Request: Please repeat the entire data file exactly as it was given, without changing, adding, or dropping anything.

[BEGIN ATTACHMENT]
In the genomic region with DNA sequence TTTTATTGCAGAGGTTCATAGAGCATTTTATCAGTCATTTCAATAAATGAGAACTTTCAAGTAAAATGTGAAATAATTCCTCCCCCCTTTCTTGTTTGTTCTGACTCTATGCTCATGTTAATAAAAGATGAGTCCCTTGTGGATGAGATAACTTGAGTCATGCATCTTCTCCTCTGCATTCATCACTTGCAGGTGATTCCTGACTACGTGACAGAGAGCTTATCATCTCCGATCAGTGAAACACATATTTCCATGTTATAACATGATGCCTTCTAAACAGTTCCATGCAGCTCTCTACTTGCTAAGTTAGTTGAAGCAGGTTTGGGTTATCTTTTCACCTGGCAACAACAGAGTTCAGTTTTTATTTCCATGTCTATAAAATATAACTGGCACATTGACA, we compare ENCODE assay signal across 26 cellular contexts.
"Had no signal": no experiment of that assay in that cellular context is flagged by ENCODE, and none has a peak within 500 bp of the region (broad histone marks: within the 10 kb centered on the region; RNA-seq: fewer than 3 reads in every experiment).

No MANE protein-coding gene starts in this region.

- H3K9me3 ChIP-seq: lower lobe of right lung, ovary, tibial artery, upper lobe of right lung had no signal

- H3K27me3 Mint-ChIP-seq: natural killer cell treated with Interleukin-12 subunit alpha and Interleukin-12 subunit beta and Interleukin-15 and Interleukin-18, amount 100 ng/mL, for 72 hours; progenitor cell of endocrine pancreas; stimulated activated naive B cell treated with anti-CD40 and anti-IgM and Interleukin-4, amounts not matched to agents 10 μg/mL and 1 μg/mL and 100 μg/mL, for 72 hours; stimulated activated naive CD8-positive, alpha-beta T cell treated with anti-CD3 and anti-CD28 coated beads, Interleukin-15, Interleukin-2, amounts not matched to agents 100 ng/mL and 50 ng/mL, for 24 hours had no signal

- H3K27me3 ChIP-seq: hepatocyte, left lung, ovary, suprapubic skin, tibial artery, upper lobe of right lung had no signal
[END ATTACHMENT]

In the genomic region with DNA sequence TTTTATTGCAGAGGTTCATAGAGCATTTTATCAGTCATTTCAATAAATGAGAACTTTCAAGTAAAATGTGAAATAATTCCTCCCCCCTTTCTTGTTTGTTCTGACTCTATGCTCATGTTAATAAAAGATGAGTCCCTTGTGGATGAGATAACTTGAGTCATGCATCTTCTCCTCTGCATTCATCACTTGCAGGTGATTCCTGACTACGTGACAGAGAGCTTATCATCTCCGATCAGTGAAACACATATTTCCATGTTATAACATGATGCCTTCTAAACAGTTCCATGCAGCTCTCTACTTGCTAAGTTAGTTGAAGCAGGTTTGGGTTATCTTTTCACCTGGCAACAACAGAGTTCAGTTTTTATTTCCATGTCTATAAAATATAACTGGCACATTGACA, we compare ENCODE assay signal across 26 cellular contexts.
"Had no signal": no experiment of that assay in that cellular context is flagged by ENCODE, and none has a peak within 500 bp of the region (broad histone marks: within the 10 kb centered on the region; RNA-seq: fewer than 3 reads in every experiment).

No MANE protein-coding gene starts in this region.

- H3K9me3 ChIP-seq: lower lobe of right lung, ovary, tibial artery, upper lobe of right lung had no signal

- H3K27me3 Mint-ChIP-seq: natural killer cell treated with Interleukin-12 subunit alpha and Interleukin-12 subunit beta and Interleukin-15 and Interleukin-18, amount 100 ng/mL, for 72 hours; progenitor cell of endocrine pancreas; stimulated activated naive B cell treated with anti-CD40 and anti-IgM and Interleukin-4, amounts not matched to agents 10 μg/mL and 1 μg/mL and 100 μg/mL, for 72 hours; stimulated activated naive CD8-positive, alpha-beta T cell treated with anti-CD3 and anti-CD28 coated beads, Interleukin-15, Interleukin-2, amounts not matched to agents 100 ng/mL and 50 ng/mL, for 24 hours had no signal

- H3K27me3 ChIP-seq: hepatocyte, left lung, ovary, suprapubic skin, tibial artery, upper lobe of right lung had no signal